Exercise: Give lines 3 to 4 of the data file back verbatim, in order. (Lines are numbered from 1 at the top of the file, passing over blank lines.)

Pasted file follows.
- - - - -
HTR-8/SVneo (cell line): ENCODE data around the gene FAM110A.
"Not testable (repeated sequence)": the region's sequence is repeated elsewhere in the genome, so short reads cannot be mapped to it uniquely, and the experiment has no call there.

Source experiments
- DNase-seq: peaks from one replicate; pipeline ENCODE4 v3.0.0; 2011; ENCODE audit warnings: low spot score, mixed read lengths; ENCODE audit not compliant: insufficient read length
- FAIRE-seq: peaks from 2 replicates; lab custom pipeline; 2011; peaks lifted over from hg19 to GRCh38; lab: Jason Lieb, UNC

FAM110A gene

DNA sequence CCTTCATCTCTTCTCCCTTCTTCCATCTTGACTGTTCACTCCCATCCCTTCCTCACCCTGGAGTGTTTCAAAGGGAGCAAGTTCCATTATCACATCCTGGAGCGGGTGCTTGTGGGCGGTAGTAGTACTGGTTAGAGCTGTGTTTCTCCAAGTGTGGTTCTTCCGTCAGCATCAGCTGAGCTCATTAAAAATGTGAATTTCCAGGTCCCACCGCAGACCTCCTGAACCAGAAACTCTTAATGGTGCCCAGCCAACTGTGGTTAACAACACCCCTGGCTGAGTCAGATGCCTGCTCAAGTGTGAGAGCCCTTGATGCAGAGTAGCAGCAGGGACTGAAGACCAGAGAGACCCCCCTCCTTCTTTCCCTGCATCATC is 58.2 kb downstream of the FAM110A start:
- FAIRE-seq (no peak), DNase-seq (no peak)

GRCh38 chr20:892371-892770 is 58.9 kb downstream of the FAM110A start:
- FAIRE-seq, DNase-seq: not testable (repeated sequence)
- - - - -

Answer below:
Source experiments
- DNase-seq: peaks from one replicate; pipeline ENCODE4 v3.0.0; 2011; ENCODE audit warnings: low spot score, mixed read lengths; ENCODE audit not compliant: insufficient read length